An international research team led by UCSF Department of Psychiatry scientists has been recognized by Autism Speaks with inclusion on the organization’s “Top 10 Autism Research Papers of 2015” list.
Their paper, "Insights into Autism Spectrum Disorder Genomic Architecture and Biology from 71 Risk Loci," was cited along with two other research studies as transformational works yielding, "unprecedented information and insights that further refine our understanding of the genes and their role in the development of autism spectrum disorder (ASD)," by Autism Speaks Scientific Advisory Board member Stephen Scherer, PhD.
"These studies," Scherer continued, "are the beginnings of a new era of whole genome analysis that will allow a clearer picture of both the smallest genetic changes and the larger structural chromosome changes that we must decipher in our search to better understand the many subtypes of autism and their precision treatments."
The UCSF-led study, published in the September 23, 2015 issue of Neuron, was the product of the largest, most comprehensive genomic analysis of ASD conducted to date. It identified 65 genes that play a role in the disorder, 28 of which are reported with “very high confidence,” meaning that there is 99 percent certainty that these genes contribute to the risk of developing ASD.
In addition, the study confirmed six “risk regions”—segments of chromosomes that contain several genes which, when lost or gained, contribute to ASD risk. In combination with the 65 risk genes, this results in 71 ASD risk loci, or locations.
Stephan Sanders, PhD, assistant professor of psychiatry at UCSF and first author of the study, said, “This is the largest study of autism genetics to date, providing an unprecedented opportunity to discover the genes underlying this complex disorder.”
The findings were made possible by a remarkable global collaboration that allowed Sanders and senior author Matthew W. State, MD, PhD, chair and Oberndorf Family Distinguished Professor of Psychiatry at UCSF, to combine new and published data into a single dataset containing genomic information from over 5,500 individuals with ASD, as well as from unaffected individuals.
“Autism researchers have been at the forefront of genomic data sharing,” said State. “The current study shows again just how powerful this is. The coming together of widespread patient and family involvement in autism research, powerful new genomic technologies, and international collaboration has transformed our understanding of the genetics of ASD.”
The research also shed light on how copy number variants (CNVs)—deletions or duplications of chunks of the genome, containing a number of genes, that have been tied to ASD in previous research by Sanders, State, and others—relate to individual high-risk ASD genes uncovered in sequencing studies that analyzed the genome letter-by-letter.
The work was performed in collaboration with scientists and clinicians at more than 20 institutions, with particularly important contributions from Bernie Devlin, PhD, professor of psychiatry at the University of Pittsburgh School of Medicine, and Kathryn Roeder, PhD, professor of statistics and computational biology at Carnegie Mellon University. Additional co-authors from UCSF Psychiatry include Jeremy Willsey, PhD; Vanessa Hus Bal, PhD; Somer Bishop, PhD; Jeffrey Mandell; Louw Smith; Michael Walker; and Donna Werling, PhD.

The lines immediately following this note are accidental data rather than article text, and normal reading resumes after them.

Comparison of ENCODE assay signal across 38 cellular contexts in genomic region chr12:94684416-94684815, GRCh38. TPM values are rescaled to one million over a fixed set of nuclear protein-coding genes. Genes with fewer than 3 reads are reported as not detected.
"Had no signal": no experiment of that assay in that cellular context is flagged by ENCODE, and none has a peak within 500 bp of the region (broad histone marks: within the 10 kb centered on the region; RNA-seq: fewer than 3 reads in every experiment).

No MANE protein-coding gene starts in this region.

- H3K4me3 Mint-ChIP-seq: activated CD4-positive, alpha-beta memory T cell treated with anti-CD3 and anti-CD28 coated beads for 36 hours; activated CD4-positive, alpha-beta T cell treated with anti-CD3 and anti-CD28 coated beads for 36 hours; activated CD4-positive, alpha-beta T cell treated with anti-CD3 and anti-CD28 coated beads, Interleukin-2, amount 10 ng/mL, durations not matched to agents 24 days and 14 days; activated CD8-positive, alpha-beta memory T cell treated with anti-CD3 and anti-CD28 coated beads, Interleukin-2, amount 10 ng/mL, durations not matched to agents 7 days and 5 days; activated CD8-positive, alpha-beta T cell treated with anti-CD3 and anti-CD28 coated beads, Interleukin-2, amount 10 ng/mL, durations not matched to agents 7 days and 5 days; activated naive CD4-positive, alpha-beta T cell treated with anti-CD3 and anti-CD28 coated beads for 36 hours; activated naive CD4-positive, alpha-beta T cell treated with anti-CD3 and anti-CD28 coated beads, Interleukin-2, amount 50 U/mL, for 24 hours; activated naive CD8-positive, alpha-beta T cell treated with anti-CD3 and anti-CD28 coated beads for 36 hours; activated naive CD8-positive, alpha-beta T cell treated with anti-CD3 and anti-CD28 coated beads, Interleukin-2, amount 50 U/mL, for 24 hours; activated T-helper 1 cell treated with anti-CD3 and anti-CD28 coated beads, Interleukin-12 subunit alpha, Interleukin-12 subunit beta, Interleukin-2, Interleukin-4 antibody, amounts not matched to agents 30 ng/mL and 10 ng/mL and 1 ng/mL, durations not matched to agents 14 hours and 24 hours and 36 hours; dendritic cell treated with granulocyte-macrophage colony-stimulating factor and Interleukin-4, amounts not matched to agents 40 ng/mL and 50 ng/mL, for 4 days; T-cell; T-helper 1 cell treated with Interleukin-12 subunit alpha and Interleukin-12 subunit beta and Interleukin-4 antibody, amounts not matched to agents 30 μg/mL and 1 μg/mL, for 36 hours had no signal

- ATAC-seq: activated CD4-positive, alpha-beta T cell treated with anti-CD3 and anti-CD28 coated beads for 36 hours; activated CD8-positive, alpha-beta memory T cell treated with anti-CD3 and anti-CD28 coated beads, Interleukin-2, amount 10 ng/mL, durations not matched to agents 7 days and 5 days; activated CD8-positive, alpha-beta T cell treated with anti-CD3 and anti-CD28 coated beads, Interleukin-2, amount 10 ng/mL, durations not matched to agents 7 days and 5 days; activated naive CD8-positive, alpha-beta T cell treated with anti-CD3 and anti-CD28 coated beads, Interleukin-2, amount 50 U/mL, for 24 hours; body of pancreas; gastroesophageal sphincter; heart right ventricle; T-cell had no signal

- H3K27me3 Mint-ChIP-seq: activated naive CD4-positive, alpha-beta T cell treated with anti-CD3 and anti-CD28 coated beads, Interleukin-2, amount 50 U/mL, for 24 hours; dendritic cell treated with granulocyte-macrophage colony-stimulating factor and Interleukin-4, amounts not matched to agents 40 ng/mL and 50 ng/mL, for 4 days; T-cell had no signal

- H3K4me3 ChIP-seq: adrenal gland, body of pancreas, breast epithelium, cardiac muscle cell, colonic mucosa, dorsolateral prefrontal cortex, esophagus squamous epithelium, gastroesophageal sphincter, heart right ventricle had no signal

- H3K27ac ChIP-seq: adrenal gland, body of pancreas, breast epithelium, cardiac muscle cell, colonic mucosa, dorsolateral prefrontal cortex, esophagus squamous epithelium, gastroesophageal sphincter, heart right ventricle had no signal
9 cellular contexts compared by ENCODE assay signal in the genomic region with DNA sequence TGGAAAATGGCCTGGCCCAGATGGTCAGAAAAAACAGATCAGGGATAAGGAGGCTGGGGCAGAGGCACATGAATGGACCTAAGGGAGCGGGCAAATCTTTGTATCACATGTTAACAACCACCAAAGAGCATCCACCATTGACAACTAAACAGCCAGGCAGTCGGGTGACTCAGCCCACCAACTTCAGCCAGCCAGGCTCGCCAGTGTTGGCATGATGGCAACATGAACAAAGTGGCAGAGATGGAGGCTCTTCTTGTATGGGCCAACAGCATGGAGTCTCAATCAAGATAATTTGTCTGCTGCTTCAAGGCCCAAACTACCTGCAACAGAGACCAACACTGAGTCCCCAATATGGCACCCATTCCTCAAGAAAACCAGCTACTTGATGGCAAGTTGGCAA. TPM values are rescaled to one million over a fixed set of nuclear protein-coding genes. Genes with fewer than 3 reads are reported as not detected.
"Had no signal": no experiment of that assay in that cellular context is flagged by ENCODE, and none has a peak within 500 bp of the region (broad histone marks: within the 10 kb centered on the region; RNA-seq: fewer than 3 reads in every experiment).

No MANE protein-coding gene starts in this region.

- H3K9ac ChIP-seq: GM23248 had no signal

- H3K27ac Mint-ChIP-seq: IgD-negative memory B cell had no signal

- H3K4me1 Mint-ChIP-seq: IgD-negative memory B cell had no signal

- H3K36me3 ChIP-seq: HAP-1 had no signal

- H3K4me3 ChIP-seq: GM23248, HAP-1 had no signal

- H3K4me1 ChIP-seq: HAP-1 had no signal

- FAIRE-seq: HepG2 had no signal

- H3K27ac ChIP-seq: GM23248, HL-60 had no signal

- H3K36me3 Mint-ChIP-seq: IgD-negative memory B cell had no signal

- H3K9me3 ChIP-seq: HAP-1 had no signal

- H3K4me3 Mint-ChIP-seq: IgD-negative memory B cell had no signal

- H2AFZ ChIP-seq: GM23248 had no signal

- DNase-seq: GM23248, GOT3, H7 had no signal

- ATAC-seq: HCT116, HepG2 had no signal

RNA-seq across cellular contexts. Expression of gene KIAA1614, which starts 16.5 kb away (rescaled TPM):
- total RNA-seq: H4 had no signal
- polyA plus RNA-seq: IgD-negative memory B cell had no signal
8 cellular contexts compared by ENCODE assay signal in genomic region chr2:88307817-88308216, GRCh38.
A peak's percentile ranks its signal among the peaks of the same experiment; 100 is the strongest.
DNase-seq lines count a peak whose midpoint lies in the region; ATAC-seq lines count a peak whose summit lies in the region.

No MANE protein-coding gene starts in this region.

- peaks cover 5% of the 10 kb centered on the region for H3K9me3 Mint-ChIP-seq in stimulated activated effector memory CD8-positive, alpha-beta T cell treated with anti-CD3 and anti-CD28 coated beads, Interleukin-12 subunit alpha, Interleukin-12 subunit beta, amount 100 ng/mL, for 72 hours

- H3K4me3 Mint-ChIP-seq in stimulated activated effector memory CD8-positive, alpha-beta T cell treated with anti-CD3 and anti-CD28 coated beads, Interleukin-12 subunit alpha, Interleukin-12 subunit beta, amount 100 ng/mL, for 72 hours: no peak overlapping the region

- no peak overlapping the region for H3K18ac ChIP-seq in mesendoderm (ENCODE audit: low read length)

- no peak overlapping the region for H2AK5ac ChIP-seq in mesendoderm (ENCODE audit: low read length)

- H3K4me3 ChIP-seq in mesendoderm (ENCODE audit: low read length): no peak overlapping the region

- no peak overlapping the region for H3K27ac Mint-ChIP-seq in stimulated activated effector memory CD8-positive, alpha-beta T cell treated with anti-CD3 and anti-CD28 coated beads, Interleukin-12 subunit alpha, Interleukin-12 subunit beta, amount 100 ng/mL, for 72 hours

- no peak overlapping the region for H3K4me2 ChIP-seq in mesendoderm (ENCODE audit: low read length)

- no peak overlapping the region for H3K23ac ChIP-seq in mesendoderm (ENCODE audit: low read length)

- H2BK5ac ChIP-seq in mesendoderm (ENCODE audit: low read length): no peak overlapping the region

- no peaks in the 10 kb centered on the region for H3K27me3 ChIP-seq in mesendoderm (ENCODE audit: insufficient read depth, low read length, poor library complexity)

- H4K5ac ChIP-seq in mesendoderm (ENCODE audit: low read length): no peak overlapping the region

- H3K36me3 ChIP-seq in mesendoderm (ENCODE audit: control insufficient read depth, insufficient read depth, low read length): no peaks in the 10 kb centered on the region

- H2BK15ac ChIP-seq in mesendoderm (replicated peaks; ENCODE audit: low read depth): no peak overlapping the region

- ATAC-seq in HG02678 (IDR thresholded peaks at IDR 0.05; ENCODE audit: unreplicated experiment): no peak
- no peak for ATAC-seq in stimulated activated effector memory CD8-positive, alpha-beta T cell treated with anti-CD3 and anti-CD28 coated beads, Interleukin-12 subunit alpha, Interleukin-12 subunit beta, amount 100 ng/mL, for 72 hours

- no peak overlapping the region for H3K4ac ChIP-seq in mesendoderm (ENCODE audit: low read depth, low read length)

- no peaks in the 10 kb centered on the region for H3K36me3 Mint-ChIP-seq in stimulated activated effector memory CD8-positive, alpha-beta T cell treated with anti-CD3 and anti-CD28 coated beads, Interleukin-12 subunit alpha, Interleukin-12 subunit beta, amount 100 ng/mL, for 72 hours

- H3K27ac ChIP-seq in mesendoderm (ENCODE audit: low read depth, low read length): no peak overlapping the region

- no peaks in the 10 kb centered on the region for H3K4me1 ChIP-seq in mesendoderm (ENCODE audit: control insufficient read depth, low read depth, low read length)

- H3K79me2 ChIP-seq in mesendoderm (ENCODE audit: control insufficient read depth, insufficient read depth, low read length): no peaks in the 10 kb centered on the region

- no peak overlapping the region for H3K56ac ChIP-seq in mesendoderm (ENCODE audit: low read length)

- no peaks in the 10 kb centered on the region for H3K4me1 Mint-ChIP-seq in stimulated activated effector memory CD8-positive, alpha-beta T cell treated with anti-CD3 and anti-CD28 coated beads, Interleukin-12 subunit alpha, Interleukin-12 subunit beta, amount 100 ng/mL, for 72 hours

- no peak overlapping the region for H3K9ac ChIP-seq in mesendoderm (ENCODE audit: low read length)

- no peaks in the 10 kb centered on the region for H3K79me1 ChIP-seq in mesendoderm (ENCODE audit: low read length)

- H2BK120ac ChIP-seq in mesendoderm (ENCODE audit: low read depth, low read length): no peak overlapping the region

The study was primarily funded by the Simons Foundation Autism Research Initiative (SFARI) with additional funding from the National Institute of Mental Health.
- Autism Speaks: Autism Speaks names top ten research papers of 2015
- UCSF News: New autism genes are revealed in largest-ever study
Read the research paper
About Autism Speaks
Autism Speaks is the world’s leading autism science and advocacy organization. It is dedicated to funding research into the causes, prevention, treatments and a cure for autism; increasing awareness of autism spectrum disorders; and advocating for the needs of individuals with autism and their families. Autism Speaks was founded in February 2005 by Suzanne and Bob Wright, the grandparents of a child with autism. Since its inception, Autism Speaks has committed more than $570 million to its mission, the majority in science and medical research. On the global front, Autism Speaks has established partnerships in more than 70 countries on five continents to foster international research, services and awareness. To learn more about Autism Speaks, please visit AutismSpeaks.org.
About UCSF Psychiatry
The UCSF Department of Psychiatry and the Langley Porter Psychiatric Institute are among the nation's foremost resources in the fields of child, adolescent, adult and geriatric mental health. Together they constitute one of the largest departments in the UCSF School of Medicine, with a mission focused on research (basic, translational, clinical), teaching, patient care, and public service. UCSF Psychiatry has an organizational structure that crosses all major UCSF sites - Parnassus, Mission Bay, Laurel Heights, Mt. Zion, Zuckerberg San Francisco General Hospital and Trauma Center, the San Francisco VA Health System, and UCSF Fresno.
UCSF is a leading university dedicated to transforming health worldwide through advanced biomedical research, graduate-level education in the life sciences and health professions, and excellence in patient care. Founded in 1864 as a medical college, UCSF now includes top-ranked graduate schools of dentistry, medicine, nursing, and pharmacy; a graduate division with world-renowned programs in the biological sciences, a preeminent biomedical research enterprise and top-tier hospitals, UCSF Medical Center and UCSF Benioff Children's Hospitals.